US congresswoman Alexandria Ocasio-Cortez, also known as AOC, has called for the release of transgender whistleblower Chelsea Manning from her purported solitary confinement.
The lawmaker tweeted on Tuesday (April 2): “Chelsea Manning has been trapped in solitary confinement for refusing to answer questions before a grand jury. Solitary confinement is torture.
“Chelsea is being tortured for whistleblowing, she should be released on bail, and we should ban extended solitary in the US.”
Ocasio-Cortez, who became the youngest ever female US congresswoman last year, also shared a video in which she called for renewed protections for whistleblowers.
“Chelsea is being tortured for whistleblowing.”
“We have a unique responsibility to protect those who have the courage to come out and say that something is wrong, regardless of the administration,” she said in the clip.
Chelsea Manning being held in ‘solitary confinement’, says AOC
“Chelsea can’t be out of her cell while any other prisoners are out, so she cannot talk to other people, or visit the law library, and has no access to books or reading material,” the Chelsea Resists group said in a statement.
“She has not been outside for 16 days. She is permitted to make phone calls and move about outside her cell between 1 and 3am.”
Dana Lawhorne, the sheriff of the Alexandria, Virginia, prison Manning is being held says that the claims are “not accurate or fair.”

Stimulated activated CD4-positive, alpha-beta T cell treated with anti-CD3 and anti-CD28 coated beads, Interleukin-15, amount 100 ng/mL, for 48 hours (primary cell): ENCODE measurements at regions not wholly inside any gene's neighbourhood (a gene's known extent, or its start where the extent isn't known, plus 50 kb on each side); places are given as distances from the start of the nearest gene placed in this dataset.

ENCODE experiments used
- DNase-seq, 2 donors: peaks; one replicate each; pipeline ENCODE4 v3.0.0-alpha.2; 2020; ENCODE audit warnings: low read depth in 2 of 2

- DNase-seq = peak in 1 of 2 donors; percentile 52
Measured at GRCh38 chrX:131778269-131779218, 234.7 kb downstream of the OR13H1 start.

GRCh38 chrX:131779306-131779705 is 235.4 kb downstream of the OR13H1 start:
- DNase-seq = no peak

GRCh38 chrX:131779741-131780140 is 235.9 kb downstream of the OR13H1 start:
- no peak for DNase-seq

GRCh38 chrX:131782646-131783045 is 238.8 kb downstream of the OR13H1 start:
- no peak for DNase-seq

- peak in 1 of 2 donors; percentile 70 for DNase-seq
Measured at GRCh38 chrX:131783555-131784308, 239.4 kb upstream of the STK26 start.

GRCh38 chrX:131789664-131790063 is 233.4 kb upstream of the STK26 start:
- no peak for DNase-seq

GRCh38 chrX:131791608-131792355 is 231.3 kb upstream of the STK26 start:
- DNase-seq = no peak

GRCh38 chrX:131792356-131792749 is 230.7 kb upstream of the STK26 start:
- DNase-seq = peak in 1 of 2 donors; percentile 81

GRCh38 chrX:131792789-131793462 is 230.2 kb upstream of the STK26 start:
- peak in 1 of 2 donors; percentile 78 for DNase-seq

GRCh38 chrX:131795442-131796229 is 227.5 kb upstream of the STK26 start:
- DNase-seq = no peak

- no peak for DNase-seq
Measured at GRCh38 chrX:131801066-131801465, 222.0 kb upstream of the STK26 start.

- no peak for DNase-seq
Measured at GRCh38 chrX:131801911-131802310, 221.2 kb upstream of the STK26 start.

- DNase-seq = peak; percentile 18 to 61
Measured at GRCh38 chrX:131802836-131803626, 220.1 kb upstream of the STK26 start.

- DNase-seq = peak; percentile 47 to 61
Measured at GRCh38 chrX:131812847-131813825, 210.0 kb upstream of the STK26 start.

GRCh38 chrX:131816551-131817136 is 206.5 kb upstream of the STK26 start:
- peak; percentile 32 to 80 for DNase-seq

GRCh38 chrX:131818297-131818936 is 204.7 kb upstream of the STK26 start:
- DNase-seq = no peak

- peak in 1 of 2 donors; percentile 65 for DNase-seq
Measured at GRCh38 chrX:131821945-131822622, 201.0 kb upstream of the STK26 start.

“Our facility does not have ‘solitary confinement’ and inmates housed in administrative segregation for safety and security reasons still have access to social visits, books, recreation, and break time outside their cells,” he said in a statement.
Chelsea Manning files for release
On Tuesday, Manning’s legal team filed a motion for her release from the Alexandria jail.
“Ms Manning is not a flight risk,” her lawyers wrote. “She believes in taking a principled stand for what she believes in, and also in taking accountability for her actions. No bond would be necessary to secure her reappearance in court.”
Manning was called to testify in front of a grand jury on March 3, but refused to do so citing the “secrecy” of the process, which she says “tends to favour the government.”
The former soldier served seven years of a 35-year sentence after disclosing more than 700,000 confidential files to WikiLeaks, before being released by then-President Barack Obama in 2017.
One year after her release Manning announced that she had undergone gender confirmation surgery, having been denied a medical transition while behind bars.